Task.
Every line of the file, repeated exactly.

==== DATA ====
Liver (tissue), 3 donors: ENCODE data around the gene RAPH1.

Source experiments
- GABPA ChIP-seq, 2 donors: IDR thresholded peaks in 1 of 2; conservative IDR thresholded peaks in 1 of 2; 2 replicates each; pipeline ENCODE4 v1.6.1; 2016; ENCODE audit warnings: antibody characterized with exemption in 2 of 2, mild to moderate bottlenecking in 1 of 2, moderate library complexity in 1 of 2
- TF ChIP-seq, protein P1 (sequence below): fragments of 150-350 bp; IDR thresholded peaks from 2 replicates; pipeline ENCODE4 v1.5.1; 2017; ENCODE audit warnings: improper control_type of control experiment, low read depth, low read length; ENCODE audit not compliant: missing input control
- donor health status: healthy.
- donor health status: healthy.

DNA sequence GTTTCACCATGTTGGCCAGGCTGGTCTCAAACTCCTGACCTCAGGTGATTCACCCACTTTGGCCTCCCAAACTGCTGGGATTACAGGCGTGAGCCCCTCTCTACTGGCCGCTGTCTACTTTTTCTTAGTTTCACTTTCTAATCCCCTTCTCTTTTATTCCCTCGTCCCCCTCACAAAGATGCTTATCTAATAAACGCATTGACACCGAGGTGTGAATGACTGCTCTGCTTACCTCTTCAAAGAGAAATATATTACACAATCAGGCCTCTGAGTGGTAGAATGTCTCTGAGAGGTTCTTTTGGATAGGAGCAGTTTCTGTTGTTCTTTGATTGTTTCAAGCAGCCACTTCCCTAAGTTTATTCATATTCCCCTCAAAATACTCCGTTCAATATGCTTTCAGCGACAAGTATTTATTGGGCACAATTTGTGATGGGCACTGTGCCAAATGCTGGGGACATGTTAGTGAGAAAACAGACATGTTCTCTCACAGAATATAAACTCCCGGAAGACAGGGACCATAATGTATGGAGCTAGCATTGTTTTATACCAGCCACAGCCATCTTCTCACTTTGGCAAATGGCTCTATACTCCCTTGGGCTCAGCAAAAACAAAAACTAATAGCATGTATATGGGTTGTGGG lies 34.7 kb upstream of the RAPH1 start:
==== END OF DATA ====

Liver (tissue), 3 donors: ENCODE data around the gene RAPH1.

Source experiments
- GABPA ChIP-seq, 2 donors: IDR thresholded peaks in 1 of 2; conservative IDR thresholded peaks in 1 of 2; 2 replicates each; pipeline ENCODE4 v1.6.1; 2016; ENCODE audit warnings: antibody characterized with exemption in 2 of 2, mild to moderate bottlenecking in 1 of 2, moderate library complexity in 1 of 2
- TF ChIP-seq, protein P1 (sequence below): fragments of 150-350 bp; IDR thresholded peaks from 2 replicates; pipeline ENCODE4 v1.5.1; 2017; ENCODE audit warnings: improper control_type of control experiment, low read depth, low read length; ENCODE audit not compliant: missing input control
- donor health status: healthy.
- donor health status: healthy.

DNA sequence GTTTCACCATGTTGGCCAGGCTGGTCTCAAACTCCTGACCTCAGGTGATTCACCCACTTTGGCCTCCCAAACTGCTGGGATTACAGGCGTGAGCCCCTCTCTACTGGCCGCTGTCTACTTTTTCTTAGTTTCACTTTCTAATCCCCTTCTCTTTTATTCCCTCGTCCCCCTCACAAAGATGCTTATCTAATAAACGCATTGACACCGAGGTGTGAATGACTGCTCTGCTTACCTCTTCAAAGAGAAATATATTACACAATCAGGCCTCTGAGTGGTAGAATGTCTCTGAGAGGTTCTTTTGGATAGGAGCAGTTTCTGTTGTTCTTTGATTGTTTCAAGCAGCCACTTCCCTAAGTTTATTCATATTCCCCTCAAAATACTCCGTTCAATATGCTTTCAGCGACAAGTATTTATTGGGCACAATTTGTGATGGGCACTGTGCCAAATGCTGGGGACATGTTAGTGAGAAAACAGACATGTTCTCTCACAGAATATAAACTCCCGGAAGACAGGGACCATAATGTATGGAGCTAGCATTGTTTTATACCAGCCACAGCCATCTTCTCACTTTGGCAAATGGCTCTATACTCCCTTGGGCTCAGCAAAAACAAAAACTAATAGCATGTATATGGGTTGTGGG lies 34.7 kb upstream of the RAPH1 start: